Thomas R. Eddlem
The compromise fiscal 2011 budget resolution Congress passed April 14, which awaits President Obama's signature, boasted some $38 billion in "cuts" that were just gimmicks and would increase spending overall, according to analysis by the non-partisan Congressional Budget Office.
Congressional and White House negotiators reached a deal in the early morning hours of April 9 to keep the federal government open one more week until Congress can pass a year-end appropriations compromise that would increase — yes, increase! — the annual deficit from last year's $1.29 trillion to $1.58 trillion for fiscal 2011. Republican and Democratic leaders touted the "cuts" in the bill because the proposed $1.58 trillion deficit in the compromise is lower than the $1.65 trillion deficit that would have resulted from passage of the White House budget proposal.
The federal government may endure a partial shutdown some time after midnight Friday, April 8 because House Republicans can not come to agreement on spending levels for the rest of the fiscal year with Senate Democrats and President Obama. But what is the disagreement over?
Former U.S. Army Lieutenant and lawyer Brandon Mayfield may be the Patriot Act’s most prominent innocent victim. The federal government imposed warrantless surveillance and a “sneak-and-peek” search of his home upon the innocent U.S. citizen and Muslim convert and arrested him on a “material witness” warrant, even though officials never intended to have him testify in court. In fact, Mayfield was under investigation for supposedly having had a role in the 2004 Madrid train bombings, as the FBI initially identified him (using his military service fingerprints) as one of the persons whose fingerprints were on a bag of bomb parts similar to those used in the bombing.
An alternative budget proposal submitted by Congressman Paul Ryan (Wis.), the House Budget Committee's Republican ranking member, would increase the federal budget deficit even more than President Obama's bloated budget — nearly $1 trillion more — according to a February 24 analysis by the Congressional Budget Office (CBO).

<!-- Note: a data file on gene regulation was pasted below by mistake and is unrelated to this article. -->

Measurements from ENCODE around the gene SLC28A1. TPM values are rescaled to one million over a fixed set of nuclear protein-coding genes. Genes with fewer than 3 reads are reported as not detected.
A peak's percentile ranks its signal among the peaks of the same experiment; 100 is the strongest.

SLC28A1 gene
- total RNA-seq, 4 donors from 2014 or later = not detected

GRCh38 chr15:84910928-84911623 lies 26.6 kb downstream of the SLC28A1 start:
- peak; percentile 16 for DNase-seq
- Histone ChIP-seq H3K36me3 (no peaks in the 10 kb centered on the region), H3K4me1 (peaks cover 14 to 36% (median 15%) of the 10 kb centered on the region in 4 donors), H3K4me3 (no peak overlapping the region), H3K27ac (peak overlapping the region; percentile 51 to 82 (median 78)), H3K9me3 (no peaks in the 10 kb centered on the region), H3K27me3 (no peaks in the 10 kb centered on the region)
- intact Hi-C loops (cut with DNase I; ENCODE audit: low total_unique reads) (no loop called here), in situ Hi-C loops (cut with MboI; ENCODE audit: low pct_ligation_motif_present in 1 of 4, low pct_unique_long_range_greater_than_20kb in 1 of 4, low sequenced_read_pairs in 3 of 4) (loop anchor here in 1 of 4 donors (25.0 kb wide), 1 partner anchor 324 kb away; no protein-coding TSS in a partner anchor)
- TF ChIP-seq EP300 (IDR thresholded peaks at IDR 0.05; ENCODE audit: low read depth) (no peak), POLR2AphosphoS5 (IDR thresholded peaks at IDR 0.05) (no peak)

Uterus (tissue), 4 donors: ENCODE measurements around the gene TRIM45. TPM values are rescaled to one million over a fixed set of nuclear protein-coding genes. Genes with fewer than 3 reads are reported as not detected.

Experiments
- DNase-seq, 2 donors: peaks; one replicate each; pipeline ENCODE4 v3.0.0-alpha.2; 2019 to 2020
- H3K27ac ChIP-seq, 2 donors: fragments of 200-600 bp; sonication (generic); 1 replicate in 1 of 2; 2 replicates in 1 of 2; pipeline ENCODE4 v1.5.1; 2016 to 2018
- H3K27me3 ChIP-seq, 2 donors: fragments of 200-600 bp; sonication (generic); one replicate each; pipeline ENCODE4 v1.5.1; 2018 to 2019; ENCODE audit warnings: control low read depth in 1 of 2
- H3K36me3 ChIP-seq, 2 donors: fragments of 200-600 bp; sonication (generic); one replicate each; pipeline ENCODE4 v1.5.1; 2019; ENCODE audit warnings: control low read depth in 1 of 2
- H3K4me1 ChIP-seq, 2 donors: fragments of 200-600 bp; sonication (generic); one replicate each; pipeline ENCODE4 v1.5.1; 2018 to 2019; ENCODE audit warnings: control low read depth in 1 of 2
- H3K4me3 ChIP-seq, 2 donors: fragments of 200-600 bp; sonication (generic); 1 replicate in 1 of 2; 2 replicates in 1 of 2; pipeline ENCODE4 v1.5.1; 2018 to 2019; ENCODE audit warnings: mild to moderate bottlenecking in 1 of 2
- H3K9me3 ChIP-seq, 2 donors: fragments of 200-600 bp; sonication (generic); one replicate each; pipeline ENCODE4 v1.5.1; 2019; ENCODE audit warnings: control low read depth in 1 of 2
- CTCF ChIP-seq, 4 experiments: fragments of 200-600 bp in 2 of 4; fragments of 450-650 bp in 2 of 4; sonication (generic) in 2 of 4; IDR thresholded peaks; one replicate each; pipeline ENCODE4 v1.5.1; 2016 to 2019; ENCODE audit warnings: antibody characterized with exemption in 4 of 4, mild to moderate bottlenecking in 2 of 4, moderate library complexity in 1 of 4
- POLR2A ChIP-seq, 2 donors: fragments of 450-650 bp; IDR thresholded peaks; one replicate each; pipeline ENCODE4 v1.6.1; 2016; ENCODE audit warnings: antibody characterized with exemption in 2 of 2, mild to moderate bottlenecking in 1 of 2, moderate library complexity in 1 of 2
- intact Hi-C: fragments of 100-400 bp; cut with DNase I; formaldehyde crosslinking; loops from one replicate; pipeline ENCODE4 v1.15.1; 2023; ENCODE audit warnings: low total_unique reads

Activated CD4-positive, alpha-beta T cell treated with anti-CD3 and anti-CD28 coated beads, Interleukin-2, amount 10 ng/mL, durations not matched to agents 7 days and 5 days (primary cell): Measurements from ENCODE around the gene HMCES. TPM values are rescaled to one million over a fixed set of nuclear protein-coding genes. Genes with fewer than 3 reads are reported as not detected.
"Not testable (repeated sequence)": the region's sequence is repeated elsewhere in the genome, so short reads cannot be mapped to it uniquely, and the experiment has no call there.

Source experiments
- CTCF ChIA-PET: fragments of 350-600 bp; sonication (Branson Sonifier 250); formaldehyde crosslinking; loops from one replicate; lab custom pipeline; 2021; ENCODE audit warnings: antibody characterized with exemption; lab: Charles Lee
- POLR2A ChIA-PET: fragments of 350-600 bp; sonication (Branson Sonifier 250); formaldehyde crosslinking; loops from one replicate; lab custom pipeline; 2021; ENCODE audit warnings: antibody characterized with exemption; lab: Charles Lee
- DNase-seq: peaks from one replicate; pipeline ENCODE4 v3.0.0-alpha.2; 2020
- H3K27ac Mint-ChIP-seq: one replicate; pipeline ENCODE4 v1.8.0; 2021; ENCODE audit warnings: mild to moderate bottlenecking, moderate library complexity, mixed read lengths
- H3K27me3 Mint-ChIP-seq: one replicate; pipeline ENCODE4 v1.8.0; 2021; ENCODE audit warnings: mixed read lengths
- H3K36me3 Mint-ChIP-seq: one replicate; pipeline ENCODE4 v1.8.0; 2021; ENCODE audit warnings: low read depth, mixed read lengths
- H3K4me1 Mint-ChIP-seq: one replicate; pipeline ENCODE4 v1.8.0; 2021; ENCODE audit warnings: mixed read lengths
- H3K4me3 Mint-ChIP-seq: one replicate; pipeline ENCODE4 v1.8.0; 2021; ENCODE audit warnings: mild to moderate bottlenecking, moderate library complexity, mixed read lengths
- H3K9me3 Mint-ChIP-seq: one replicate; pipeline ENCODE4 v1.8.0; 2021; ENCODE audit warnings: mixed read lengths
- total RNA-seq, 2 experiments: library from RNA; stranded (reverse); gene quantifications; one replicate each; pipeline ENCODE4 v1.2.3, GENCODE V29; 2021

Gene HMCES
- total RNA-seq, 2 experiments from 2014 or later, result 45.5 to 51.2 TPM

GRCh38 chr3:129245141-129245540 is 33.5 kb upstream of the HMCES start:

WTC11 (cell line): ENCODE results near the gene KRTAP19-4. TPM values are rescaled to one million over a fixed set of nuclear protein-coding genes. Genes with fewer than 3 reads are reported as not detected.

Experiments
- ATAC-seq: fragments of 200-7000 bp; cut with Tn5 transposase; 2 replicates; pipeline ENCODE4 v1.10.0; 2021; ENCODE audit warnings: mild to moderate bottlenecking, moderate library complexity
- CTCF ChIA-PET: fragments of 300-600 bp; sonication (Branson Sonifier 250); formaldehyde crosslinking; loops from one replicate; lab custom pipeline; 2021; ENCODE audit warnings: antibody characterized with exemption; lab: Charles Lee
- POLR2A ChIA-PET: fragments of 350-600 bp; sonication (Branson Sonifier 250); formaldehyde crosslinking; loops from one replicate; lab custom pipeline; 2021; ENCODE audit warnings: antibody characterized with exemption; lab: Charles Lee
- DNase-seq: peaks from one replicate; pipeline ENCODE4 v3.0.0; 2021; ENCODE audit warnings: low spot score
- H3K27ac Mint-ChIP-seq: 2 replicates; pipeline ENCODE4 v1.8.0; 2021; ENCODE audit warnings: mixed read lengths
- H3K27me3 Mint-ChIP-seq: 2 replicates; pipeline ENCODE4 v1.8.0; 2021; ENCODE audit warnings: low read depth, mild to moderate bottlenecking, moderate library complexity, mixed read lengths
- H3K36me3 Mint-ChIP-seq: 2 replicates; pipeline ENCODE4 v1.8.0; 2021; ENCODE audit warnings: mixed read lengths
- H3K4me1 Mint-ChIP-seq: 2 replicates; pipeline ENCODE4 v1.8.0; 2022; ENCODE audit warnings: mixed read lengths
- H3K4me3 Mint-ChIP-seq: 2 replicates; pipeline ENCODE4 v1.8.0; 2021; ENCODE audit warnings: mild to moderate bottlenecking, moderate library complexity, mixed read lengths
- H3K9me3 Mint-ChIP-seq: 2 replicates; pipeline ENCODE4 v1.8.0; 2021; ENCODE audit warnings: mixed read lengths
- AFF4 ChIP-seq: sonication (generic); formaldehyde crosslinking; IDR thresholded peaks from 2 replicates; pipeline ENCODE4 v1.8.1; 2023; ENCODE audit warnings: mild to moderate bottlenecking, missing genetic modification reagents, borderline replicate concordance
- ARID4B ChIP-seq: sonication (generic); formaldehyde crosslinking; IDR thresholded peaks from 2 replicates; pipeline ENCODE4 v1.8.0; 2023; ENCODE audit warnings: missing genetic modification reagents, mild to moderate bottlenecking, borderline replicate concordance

House Democrats have caved in to Republican pressure, removing an anti-torture provision from the Fiscal 2010 Intelligence Authorization Act (H.R. 2701). “The controversial provision,” the Washington Post reported February 26, “would have subjected intelligence officers to up 15 years in prison for interrogations that violate existing anti-torture laws, including the use of extreme temperatures, acts causing sexual humiliation or depriving a prisoner of food, sleep or medical care.”
President Obama signed into law February 12 a bill that would increase the federal debt limit by $1.9 trillion to a total of $14.3 trillion. The legislation also included a restoration of the “pay-as-you-go” provision of congressional budgeting that requires new spending proposals in Congress to be matched by cuts or tax increases in order to prevent accelerating the already out-of-control federal budget deficit.
The U.S. House of Representatives on July 9 voted almost unanimously to rebuke President Barack Obama over his June 24 signing statement openly declaring that he could ignore provisions of the law he was signing.
“Cap-And-Trade” global-warming legislation that would — by President Barack Obama's own admission — “skyrocket” electricity rates as well as raise taxes on consumers narrowly passed the House of Representatives June 26 by a vote of 219-212. The legislation would levy new taxes and dramatic new regulations in order to cap carbon and other “greenhouse gas” emissions. Congressional Quarterly reported that eight Republicans who voted for the bill tipped the balance in favor of the legislation.
The Washington Post has reported today that Congress will vote Friday on the 1,092-page American Clean Energy and Security Act (H.R. 2454) to restrict carbon-dioxide emissions in order to fight global warming. The Congressional Budget Office estimates that the measure, which is also known as "cap-and-trade" legislation, would create $846 billion in higher taxes and increase federal “direct spending by about $821 billion.” In addition to the direct tax implications, the bill's extensive new “cap-and-trade” regulations could skyrocket all Americans’ utility bills and create massive job losses.